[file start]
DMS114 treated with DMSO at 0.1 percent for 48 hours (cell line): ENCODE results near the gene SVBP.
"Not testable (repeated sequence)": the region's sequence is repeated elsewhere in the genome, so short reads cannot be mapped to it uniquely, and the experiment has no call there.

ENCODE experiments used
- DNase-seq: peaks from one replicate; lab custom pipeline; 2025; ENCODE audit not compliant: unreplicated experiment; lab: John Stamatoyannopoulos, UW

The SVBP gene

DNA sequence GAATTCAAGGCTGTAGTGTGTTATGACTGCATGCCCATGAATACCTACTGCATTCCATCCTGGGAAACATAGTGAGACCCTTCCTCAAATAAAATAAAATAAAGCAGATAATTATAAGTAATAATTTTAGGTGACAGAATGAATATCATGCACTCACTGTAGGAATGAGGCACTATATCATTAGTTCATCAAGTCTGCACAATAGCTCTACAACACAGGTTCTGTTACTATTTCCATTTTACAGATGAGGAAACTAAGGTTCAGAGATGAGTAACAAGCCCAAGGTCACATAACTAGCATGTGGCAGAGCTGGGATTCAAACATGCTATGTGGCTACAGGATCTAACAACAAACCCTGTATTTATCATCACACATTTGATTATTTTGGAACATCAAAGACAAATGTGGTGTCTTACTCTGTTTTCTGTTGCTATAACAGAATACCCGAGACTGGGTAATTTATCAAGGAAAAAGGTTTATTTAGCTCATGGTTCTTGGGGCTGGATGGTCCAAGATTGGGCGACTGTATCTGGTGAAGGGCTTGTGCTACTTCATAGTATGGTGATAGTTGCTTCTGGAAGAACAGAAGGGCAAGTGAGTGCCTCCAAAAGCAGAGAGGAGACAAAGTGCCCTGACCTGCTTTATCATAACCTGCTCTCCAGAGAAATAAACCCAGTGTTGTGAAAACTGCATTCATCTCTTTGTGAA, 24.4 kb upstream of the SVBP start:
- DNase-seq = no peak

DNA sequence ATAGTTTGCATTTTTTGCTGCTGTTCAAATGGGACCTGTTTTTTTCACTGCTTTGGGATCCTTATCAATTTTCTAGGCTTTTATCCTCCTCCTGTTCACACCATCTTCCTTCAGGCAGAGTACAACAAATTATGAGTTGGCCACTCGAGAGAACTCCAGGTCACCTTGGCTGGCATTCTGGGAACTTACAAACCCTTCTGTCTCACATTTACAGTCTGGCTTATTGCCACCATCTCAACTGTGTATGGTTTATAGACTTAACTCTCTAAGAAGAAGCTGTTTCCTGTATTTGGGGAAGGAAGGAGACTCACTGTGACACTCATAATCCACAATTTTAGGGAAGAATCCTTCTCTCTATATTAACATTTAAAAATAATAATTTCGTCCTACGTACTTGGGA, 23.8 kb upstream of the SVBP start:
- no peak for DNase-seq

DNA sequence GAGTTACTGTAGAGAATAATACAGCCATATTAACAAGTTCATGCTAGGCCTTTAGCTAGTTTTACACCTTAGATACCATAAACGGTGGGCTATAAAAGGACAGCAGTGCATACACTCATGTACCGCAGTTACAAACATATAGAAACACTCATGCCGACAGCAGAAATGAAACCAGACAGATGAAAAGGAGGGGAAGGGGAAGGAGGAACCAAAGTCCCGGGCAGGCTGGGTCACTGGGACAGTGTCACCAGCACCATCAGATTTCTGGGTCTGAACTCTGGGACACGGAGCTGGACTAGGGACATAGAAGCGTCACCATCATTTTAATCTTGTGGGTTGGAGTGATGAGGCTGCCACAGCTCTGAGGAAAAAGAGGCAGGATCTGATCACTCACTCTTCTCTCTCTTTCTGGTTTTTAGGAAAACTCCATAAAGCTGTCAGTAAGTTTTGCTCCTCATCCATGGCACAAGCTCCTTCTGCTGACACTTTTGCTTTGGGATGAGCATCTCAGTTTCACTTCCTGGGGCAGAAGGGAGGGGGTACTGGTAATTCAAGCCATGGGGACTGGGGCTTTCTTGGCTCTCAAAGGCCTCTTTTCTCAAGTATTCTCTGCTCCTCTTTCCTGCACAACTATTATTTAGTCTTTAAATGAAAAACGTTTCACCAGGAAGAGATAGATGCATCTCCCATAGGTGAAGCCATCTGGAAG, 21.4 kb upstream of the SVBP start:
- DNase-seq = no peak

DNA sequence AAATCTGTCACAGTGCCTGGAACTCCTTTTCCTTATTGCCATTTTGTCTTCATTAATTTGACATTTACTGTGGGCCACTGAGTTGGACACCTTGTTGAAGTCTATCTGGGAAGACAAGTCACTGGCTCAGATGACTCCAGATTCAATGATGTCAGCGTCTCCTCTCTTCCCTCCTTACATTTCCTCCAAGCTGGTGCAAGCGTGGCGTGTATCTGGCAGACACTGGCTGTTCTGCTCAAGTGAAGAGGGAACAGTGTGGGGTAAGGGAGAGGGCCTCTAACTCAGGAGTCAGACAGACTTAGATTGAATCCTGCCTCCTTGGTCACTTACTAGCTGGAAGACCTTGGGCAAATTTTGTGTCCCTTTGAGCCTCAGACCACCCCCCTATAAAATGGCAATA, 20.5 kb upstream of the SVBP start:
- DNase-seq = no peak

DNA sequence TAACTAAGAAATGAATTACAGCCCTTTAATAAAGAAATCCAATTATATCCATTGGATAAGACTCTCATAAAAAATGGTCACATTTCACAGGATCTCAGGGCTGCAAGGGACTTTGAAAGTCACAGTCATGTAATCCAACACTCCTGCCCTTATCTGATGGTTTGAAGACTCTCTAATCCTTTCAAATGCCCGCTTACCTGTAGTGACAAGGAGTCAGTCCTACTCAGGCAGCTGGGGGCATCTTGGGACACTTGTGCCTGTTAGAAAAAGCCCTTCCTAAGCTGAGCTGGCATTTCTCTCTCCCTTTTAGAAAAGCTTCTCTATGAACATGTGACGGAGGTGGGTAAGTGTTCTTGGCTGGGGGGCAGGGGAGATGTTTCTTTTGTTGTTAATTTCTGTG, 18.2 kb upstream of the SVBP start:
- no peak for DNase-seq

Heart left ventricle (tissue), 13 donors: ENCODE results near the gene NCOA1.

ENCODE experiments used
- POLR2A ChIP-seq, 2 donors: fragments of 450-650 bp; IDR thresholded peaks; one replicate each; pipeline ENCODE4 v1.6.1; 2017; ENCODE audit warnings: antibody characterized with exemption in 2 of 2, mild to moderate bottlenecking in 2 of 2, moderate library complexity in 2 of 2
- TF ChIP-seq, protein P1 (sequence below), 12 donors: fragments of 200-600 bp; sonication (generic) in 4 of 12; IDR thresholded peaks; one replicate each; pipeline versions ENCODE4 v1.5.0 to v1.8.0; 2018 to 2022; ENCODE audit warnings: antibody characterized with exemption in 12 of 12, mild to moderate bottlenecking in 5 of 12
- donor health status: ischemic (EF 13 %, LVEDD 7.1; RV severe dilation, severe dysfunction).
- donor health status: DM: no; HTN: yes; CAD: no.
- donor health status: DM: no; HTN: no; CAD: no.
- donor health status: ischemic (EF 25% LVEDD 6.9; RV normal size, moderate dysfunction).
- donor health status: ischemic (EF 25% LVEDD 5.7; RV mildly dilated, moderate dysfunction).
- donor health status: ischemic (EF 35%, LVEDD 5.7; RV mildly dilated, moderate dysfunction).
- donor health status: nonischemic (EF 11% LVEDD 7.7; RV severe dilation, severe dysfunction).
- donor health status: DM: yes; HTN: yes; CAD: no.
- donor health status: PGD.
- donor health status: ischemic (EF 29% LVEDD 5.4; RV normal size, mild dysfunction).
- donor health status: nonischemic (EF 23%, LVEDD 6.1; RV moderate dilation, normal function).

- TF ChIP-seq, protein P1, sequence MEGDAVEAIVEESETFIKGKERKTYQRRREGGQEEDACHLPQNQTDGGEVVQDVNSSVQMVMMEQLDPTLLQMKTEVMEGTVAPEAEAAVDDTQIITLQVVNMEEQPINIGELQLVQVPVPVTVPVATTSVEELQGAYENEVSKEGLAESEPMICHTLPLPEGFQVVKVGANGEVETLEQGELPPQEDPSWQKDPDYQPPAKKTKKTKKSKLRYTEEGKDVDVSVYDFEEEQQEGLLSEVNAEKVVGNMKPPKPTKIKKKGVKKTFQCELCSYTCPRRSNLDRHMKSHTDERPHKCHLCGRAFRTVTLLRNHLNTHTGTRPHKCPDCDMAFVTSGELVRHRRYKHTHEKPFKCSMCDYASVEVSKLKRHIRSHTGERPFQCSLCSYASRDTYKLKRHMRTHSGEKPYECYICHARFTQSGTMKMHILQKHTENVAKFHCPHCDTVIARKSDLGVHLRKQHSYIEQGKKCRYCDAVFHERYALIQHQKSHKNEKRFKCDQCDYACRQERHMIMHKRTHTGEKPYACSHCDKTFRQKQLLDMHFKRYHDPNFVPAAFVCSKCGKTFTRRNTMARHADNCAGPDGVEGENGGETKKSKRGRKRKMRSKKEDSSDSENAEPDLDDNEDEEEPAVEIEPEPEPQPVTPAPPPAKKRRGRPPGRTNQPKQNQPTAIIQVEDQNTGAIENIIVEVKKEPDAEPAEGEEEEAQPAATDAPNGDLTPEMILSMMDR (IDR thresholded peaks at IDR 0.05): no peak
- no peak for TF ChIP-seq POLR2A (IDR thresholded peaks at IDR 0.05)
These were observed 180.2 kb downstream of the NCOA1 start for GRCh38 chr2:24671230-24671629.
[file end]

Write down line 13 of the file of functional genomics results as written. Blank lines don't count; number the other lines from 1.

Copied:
- DNase-seq = no peak